Surprisingly, the Food and Administration lists tartaric acid in the Generally Recognized As Safe or GRAS category(9) which means this product can be freely used as an additive in processed foods. Unless a food additive is put on the GRAS list, the food company using the product may have to spend thousands or even millions of dollars to prove its safety. Therefore, the political pressure to get a product on this GRAS list is intense. Tartaric acid is a byproduct of the wine industry since a tremendous amount of tartaric acid sludge has to be removed from the wine after yeast fermentation of the grape juice. This sludge is the primary source of tartaric acid used as a food additive.

Tartaric acid has not yet been found by me in Candida culture media. It may actually be due to plain baker's yeast (Saccharomyces cerevisiae) rather than Candida. Tartaric acid may only be formed in the absence of oxygen. It is also available as a food additive in baking powder, grape and lime flavored beverages, and poultry. It may also be found in grapes and grape products. Cream of tartar which may be used for baking is nearly pure tartaric acid. Its purposes in the food industry include firming agent, flavor enhancer, flavoring agent, humectant, acidity control agent, and sequestant (9). There is no evidence that any mammals can produce it, so it is probably purely a yeast by-product. Tartaric acid is an analog of the Krebs cycle compound malic acid (Figure 5). An analog is a chemical compound that closely resembles but is not identical to another chemical compound. The atoms that differ in the two molecules are shaded in gray. The reason an analog is important is that the analog may prevent the normal biochemical from completing its normal biochemical function.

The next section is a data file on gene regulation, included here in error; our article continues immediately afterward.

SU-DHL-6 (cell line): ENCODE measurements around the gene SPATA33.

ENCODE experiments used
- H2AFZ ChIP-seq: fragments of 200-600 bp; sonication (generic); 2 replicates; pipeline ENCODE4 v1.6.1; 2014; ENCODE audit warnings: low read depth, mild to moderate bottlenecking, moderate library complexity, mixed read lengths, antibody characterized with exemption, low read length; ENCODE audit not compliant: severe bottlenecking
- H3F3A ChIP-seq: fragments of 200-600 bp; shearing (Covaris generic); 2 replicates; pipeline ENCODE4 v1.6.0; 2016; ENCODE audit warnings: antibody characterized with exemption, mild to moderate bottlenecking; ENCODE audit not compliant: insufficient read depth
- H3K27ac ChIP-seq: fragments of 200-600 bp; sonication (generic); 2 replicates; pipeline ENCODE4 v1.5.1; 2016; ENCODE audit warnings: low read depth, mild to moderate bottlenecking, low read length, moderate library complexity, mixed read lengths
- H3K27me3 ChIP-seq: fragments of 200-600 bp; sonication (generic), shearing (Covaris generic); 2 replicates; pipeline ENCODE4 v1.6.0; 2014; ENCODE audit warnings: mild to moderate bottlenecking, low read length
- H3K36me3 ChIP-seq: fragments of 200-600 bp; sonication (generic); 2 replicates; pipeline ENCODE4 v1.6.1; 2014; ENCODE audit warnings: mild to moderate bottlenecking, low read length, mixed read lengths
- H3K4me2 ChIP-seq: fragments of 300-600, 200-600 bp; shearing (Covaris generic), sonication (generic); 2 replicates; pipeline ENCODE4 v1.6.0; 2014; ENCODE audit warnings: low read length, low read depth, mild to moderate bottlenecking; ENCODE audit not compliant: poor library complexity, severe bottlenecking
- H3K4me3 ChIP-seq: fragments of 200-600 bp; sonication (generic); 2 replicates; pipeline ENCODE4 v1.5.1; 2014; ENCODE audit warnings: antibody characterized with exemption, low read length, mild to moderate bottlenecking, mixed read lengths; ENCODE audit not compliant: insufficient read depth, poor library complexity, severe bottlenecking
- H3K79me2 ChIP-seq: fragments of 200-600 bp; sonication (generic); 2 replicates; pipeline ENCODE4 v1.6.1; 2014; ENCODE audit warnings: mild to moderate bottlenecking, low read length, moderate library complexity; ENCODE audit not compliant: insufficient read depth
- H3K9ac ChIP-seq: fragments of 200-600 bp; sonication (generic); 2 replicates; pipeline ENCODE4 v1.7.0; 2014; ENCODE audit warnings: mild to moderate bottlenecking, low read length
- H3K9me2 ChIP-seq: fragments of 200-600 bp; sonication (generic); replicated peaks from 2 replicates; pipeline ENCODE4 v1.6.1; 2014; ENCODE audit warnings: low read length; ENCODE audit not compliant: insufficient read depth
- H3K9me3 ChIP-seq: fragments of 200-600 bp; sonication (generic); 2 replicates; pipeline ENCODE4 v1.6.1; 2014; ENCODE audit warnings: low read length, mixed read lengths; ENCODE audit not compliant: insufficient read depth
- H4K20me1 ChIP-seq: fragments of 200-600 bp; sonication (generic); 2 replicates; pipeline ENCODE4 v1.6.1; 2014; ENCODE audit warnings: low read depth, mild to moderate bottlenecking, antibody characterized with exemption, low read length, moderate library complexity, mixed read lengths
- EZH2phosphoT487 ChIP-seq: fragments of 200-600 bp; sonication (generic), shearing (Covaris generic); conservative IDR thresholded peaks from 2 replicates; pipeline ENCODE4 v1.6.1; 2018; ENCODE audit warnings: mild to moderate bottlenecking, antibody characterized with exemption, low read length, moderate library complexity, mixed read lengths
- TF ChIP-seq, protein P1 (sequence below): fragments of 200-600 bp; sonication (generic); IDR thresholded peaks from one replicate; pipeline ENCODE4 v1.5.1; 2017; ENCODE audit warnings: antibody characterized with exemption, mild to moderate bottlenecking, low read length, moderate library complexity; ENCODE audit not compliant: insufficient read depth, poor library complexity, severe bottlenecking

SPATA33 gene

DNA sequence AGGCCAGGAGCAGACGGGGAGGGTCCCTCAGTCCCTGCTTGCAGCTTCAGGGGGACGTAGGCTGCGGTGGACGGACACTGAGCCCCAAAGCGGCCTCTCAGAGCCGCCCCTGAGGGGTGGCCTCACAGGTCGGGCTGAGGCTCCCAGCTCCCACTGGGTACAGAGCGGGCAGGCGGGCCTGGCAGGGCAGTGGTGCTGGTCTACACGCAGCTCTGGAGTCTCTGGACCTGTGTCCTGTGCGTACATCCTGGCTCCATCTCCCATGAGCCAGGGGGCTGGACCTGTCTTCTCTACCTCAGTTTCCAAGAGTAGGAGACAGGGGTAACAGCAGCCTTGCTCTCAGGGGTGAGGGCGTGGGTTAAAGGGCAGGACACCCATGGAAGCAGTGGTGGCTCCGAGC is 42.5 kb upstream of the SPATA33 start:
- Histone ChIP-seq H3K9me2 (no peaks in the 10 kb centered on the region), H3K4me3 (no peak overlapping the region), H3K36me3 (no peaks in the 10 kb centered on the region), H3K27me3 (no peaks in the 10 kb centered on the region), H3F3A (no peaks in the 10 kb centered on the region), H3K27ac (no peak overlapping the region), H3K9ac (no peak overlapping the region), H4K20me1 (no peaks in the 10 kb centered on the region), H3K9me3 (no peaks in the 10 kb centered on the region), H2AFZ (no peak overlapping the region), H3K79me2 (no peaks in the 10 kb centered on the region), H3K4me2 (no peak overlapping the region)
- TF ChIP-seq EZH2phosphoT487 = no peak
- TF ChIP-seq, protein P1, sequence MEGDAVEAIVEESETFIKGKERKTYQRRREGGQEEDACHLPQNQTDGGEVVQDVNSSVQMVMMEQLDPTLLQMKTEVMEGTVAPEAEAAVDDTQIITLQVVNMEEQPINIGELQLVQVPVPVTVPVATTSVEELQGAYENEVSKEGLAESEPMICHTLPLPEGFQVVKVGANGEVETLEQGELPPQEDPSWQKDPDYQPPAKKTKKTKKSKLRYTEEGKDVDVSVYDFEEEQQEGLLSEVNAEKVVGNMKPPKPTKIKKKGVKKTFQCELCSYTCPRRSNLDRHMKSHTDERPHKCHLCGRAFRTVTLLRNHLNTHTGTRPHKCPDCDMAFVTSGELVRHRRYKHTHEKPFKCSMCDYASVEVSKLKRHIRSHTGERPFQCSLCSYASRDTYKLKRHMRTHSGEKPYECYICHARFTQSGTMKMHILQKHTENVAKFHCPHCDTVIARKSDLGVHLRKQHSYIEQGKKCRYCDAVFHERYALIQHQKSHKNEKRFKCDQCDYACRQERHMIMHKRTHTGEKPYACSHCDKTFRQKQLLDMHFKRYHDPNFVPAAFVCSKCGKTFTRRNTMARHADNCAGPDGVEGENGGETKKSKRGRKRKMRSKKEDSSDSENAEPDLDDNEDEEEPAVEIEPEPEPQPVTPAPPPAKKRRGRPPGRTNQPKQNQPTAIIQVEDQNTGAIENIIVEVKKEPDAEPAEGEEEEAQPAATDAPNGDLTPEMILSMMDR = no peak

An analogy I would use to explain the analogs is this. You live in a neighborhood in which many of the houses were built by the same builder who also used the same locksmith for all those houses. The locksmith was a good locksmith and he didn't put the same lock in everyone's house. He put a lock in each house that is just a little different. You have had a few burglaries in your neighborhood recently and you go to visit your neighbor next door. Ordinarily, you would just have left your key there, but because of the burglaries, you decide to lock your door before going to get a cup of coffee at your neighbor's house.